ERV BARNES, PhD;  Author, Educator, Advocate
Journey to Adventures Beyond

PTSD is an Anxiety Disorder induced by previous trauma and characterized by intrusive recollection, avoidance/numbing, and hyper-arousal
    1. If you have recurrent thoughts or dreams of past trauma, you MIGHT have PTSD.
    2. If you play musical chairs to sit with your back to the wall, you MIGHT have PTSD.
    3. If you often awaken with an unexplained feeling of dread, you MIGHT have PTSD.
    4. If you face most of life with anger or low grade rage, you MIGHT have PTSD.

These are only Erv's opinions. Get professional information somewhere, perhaps at the National Center for PTSD: 

Recovery is a process of learning to celebrate the journey of life through awareness, acceptance, and adaptation.

Life happens, we cope, and more life happens. Along the way, we develop skills to help us cope with the events of our lives. Sometimes life presents challenges that overwhelm our present coping skills, and we adapt. Or, not. Sometimes, we break, but life goes on.

Adapting to stressors, especially traumatic events, can change our perception, our cognition, and our volition. Adaptation can change the way we see, think, and choose. It is a survival mechanism.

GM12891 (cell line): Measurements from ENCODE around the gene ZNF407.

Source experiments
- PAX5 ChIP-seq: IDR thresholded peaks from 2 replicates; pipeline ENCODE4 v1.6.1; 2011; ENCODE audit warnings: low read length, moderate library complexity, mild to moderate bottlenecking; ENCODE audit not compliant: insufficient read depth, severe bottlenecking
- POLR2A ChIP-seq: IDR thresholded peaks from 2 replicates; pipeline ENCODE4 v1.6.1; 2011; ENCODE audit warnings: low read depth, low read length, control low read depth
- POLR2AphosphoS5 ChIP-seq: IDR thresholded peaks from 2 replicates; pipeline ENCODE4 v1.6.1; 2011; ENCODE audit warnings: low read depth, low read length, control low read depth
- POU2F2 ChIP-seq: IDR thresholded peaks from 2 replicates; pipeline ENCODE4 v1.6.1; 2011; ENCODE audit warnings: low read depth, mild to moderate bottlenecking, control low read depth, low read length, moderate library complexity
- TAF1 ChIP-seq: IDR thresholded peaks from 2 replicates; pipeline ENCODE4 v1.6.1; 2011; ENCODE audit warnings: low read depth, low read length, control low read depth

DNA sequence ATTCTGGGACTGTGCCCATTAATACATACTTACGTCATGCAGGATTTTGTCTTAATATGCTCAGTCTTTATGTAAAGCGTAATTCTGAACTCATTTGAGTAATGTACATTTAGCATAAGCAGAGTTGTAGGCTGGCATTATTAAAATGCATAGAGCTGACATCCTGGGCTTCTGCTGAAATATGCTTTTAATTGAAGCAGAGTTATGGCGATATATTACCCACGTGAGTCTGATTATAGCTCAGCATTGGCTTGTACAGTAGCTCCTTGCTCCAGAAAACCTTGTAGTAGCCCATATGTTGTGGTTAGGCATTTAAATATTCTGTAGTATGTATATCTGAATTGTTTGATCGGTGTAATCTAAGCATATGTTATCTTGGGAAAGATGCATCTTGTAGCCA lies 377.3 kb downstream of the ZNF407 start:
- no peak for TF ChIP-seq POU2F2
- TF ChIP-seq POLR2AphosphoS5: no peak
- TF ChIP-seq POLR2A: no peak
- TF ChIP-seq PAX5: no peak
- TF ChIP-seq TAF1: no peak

Stress of traumatic events prompts us to change our behavior, but it sometimes also causes physical changes to our brains that help us react to stress. Some brain structures enlarge while others shrink. Changes in brain biochemistry and function can be observed. We have adapted to combat.

Our brains will probably never change back. For all our lives, we remain ready for combat--but we may each live in a house with family, in a neighborhood with friends, in a community with fellow citizens. We are ready for combat but not so ready for this life.

Life goes on. We must adapt, again, or we will not survive--or, at least, we will not thrive.

Our brain structures and functions do not change back, but our behavior must. If we do not adapt, we
will live angry, addictive, miserable lives that adversely affect our families, friends, and fellow citizens. This time, we must adapt only by learning. We can do that.

The day I buried my mother was a good day. Logically, it was a celebration of a life well lived, a life of 96 years, 9 months, and 3 days. Emotionally, it was a good day because I was surrounded by family. Because my daughters live 2 thousand miles apart, I seldom see them together with their aunts, uncles, and cousins. It was a difficult time, but I was able to cope and grieve appropriately.

Life still goes on. People get sick and die. Accidents happen. Tragedy occurs. I cope without the depth of fear or rage I experienced in the past. I face the day with less dread. I tolerate situations I used to avoid. I have learned to be comfortable and happy more often.

This is my personal experience. If you think or feel you MIGHT have PTSD, I implore you to seek help. The VA has help for combat veterans. My counselor has also published a book that I find very useful: An Operators Manual for Combat PTSD: Essays for Coping by Ashley B. Hart II, Ph.D.

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